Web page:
“Why, I actually believe old Trendon is excited.”
For two hours after the departure of the captain and Trendon there were dull times on the quarter-deck of the Wolverine. Then the surgeon came back to them.
“Billy was right,” he said.
“But he didn’t tell us anything,” cried Ives. “He didn’t clear up the mystery.”
“That’s what,” said Trendon. “One thing Billy said,” he added, waxing unusually prolix for him, “was truer than maybe he knew.”
“Thanks,” murmured the ensign. “What was that?”
“You said ‘Not a living being aboard.’ Exact words, hey?”
“Well, what of it?” exclaimed the ensign excitedly. “You don’t mean you found dead——?”
“Keep your temperature down, my boy. No. You were exactly right. Not a living being aboard.”
“Thanks for nothing,” retorted the ensign.
“Neither human nor other,” pursued Trendon.
“Food scattered around the galley. Crumbs on the mess table. Ever see a wooden ship without cockroaches?”
“Never particularly investigated the matter.”
“Don’t believe such a thing exists,” said Ives.
“Not a cockroach on the Laughing Lass. Ever know of an old hooker that wasn’t overrun with rats?”
“No; nor anyone else. Not above water.”
“Found a dozen dead rats. No sound or sign of a live one on the Laughing Lass. No rats, no mice. No bugs. Gentlemen, the Laughing Lass is a charnel ship.”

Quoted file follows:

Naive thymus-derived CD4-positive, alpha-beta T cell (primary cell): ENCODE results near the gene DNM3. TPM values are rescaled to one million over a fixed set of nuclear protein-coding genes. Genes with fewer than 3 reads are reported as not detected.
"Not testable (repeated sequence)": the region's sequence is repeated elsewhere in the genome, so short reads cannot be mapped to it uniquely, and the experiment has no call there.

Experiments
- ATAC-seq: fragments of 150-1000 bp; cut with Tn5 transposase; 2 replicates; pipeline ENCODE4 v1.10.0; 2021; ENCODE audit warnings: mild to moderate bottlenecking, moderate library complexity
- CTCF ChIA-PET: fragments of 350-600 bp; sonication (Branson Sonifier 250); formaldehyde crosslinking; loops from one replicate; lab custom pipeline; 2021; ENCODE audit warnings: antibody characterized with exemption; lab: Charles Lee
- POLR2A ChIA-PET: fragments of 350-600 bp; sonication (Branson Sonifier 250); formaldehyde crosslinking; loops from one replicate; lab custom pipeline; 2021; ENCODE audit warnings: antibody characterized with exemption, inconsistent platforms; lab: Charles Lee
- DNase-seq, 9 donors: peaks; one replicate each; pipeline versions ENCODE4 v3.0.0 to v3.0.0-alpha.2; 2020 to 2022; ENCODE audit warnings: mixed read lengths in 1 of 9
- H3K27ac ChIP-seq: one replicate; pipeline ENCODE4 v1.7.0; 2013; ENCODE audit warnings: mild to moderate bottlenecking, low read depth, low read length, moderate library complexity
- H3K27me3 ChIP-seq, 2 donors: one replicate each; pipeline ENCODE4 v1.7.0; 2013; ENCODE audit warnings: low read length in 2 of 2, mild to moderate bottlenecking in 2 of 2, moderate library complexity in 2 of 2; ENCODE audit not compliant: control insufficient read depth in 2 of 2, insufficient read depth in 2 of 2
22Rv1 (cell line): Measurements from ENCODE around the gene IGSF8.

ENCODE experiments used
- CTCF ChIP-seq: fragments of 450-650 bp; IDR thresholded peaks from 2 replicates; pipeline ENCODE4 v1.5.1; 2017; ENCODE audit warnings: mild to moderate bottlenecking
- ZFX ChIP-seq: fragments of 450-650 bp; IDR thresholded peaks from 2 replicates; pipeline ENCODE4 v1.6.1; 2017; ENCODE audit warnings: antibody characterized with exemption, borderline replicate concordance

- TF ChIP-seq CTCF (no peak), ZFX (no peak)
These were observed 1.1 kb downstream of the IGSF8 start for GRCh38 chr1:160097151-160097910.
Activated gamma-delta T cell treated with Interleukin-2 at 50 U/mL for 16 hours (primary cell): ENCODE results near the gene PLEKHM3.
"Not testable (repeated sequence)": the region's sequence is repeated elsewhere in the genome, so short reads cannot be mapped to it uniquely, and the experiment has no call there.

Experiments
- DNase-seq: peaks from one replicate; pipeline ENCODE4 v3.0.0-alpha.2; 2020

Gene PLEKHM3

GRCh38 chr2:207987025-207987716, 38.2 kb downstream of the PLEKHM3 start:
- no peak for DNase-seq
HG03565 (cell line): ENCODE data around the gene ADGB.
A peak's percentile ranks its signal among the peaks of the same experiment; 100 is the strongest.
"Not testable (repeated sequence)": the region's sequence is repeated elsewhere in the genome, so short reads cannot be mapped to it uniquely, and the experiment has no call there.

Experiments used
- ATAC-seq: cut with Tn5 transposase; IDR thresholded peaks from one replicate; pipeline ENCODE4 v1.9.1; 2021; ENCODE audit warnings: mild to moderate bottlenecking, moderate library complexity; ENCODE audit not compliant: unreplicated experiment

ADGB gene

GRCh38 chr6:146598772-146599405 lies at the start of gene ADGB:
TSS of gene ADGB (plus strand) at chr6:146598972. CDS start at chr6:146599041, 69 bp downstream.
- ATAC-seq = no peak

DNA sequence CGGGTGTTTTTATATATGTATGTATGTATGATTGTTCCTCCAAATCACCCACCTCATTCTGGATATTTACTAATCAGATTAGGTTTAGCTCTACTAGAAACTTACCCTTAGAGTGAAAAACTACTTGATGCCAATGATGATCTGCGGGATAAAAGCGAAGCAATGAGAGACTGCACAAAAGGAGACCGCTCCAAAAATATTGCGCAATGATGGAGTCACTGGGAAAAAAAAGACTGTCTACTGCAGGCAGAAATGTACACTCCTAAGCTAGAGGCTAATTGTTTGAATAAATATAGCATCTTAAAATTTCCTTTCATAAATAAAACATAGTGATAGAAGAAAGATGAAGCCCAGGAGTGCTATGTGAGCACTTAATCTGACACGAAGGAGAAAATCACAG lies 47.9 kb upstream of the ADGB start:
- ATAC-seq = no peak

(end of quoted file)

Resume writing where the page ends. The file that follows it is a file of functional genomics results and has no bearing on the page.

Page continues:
“No wonder Billy’s tender nerves went wrong.” said Ives, with irrepressible flippancy. “She’s probably haunted by cockroach wraiths.”
“He’ll have a chance to see,” said Trendon. “Captain’s going to put him in charge.”
“By way of apology, then,” said Barnett. “That’s pretty square.”
“Captain Parkinson wishes to see you in his cabin, Mr. Edwards,” said an orderly, coming in.
“A pleasant voyage, Captain Billy,” said Ives. “Sing out if the goblins git yer.”
Fifteen minutes later Ensign Edwards, with a quartermaster, Timmins, the bo’s’n’s mate, and a crew, was heading a straight course toward his first command, with instructions to “keep company and watch for signals”; and intention to break into the brass-bound chest and ferret out what clue lay there, if it took dynamite. As he boarded, Barnett and Trendon, with both of whom the lad was a favourite, came to a sinister conclusion.
“It’s poison, I suppose,” said the first officer.
“And a mighty subtle sort,” agreed Trendon. “Don’t like the looks of it.” He shook a solemn head. “Don’t like it for a damn.”
THE SECOND PRIZE CREW